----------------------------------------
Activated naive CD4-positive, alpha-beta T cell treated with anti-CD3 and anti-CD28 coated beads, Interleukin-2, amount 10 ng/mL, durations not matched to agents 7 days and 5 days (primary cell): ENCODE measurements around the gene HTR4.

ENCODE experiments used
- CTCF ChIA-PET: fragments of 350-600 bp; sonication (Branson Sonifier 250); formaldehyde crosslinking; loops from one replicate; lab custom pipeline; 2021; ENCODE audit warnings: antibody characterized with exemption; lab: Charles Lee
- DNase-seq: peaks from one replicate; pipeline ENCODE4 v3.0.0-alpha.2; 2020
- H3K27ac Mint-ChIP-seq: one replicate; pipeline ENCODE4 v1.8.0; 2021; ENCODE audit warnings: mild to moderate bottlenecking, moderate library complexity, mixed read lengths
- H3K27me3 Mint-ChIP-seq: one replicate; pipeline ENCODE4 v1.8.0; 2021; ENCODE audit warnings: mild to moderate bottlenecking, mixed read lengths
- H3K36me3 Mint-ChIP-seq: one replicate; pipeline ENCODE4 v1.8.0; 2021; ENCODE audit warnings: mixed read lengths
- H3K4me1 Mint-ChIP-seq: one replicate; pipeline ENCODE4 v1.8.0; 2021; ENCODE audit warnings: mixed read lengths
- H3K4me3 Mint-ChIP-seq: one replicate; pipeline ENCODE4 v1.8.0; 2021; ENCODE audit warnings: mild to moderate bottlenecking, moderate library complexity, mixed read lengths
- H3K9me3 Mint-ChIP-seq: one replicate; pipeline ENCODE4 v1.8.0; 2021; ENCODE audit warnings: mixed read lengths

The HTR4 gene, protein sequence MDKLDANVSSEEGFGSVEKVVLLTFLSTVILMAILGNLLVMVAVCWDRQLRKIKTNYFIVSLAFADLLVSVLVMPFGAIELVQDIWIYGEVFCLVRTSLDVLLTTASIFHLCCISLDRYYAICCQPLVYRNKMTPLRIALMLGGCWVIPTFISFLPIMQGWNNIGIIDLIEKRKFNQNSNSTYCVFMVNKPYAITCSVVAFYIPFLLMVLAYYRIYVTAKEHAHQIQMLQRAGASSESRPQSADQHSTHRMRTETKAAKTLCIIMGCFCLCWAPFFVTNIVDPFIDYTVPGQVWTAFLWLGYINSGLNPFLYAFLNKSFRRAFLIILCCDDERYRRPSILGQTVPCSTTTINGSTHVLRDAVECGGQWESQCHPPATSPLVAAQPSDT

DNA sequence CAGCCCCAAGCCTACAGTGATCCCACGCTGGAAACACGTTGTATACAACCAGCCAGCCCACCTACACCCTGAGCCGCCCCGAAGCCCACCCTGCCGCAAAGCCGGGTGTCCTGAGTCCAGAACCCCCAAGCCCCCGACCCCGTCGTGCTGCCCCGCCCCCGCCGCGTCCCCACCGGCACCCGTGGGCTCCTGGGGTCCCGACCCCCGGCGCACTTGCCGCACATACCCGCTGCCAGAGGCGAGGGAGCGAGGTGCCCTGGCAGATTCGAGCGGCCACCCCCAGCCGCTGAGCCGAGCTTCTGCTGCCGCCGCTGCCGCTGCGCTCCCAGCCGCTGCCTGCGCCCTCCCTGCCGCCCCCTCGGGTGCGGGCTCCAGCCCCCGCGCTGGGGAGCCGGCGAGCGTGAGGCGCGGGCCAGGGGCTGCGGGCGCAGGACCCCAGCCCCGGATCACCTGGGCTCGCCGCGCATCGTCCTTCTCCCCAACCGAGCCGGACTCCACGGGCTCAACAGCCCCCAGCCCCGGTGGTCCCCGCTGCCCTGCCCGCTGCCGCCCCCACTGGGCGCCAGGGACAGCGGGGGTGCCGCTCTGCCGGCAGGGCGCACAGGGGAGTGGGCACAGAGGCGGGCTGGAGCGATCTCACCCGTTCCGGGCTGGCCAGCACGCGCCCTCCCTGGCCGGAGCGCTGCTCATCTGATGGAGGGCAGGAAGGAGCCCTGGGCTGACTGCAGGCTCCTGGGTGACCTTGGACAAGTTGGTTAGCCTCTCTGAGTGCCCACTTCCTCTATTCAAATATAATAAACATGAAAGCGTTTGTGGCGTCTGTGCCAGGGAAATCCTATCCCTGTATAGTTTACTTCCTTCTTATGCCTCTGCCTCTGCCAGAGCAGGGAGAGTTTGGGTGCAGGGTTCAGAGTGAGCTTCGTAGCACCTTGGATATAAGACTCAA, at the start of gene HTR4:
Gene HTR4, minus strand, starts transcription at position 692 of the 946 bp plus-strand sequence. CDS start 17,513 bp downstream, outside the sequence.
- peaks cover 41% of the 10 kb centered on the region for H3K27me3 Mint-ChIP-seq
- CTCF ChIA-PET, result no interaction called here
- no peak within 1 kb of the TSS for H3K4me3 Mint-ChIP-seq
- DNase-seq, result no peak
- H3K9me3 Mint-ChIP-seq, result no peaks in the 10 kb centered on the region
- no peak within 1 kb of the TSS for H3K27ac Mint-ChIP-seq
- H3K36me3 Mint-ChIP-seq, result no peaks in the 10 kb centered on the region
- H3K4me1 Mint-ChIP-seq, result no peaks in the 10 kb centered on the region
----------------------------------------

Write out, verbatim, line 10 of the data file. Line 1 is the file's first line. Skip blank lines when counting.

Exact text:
- H3K9me3 Mint-ChIP-seq: one replicate; pipeline ENCODE4 v1.8.0; 2021; ENCODE audit warnings: mixed read lengths